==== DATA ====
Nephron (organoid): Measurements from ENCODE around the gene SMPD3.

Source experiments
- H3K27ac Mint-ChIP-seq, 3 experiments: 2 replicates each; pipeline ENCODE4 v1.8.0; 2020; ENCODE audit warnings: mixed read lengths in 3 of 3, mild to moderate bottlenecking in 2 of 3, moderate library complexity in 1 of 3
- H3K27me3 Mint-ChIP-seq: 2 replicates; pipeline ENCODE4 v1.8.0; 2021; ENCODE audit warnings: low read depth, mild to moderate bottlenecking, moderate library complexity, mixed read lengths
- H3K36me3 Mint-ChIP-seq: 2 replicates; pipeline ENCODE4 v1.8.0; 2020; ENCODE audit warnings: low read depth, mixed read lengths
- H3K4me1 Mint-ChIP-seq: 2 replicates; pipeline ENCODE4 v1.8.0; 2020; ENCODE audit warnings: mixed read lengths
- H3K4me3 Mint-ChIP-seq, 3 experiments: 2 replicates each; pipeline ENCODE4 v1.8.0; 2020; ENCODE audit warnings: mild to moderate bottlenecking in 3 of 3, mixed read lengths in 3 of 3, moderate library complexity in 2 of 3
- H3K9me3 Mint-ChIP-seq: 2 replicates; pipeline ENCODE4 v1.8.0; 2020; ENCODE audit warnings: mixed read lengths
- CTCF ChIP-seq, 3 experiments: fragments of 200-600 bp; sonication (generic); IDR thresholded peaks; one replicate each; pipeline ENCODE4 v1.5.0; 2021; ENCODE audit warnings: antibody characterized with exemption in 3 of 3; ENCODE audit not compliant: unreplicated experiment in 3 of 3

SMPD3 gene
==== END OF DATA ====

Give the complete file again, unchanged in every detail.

Nephron (organoid): Measurements from ENCODE around the gene SMPD3.

Source experiments
- H3K27ac Mint-ChIP-seq, 3 experiments: 2 replicates each; pipeline ENCODE4 v1.8.0; 2020; ENCODE audit warnings: mixed read lengths in 3 of 3, mild to moderate bottlenecking in 2 of 3, moderate library complexity in 1 of 3
- H3K27me3 Mint-ChIP-seq: 2 replicates; pipeline ENCODE4 v1.8.0; 2021; ENCODE audit warnings: low read depth, mild to moderate bottlenecking, moderate library complexity, mixed read lengths
- H3K36me3 Mint-ChIP-seq: 2 replicates; pipeline ENCODE4 v1.8.0; 2020; ENCODE audit warnings: low read depth, mixed read lengths
- H3K4me1 Mint-ChIP-seq: 2 replicates; pipeline ENCODE4 v1.8.0; 2020; ENCODE audit warnings: mixed read lengths
- H3K4me3 Mint-ChIP-seq, 3 experiments: 2 replicates each; pipeline ENCODE4 v1.8.0; 2020; ENCODE audit warnings: mild to moderate bottlenecking in 3 of 3, mixed read lengths in 3 of 3, moderate library complexity in 2 of 3
- H3K9me3 Mint-ChIP-seq: 2 replicates; pipeline ENCODE4 v1.8.0; 2020; ENCODE audit warnings: mixed read lengths
- CTCF ChIP-seq, 3 experiments: fragments of 200-600 bp; sonication (generic); IDR thresholded peaks; one replicate each; pipeline ENCODE4 v1.5.0; 2021; ENCODE audit warnings: antibody characterized with exemption in 3 of 3; ENCODE audit not compliant: unreplicated experiment in 3 of 3

SMPD3 gene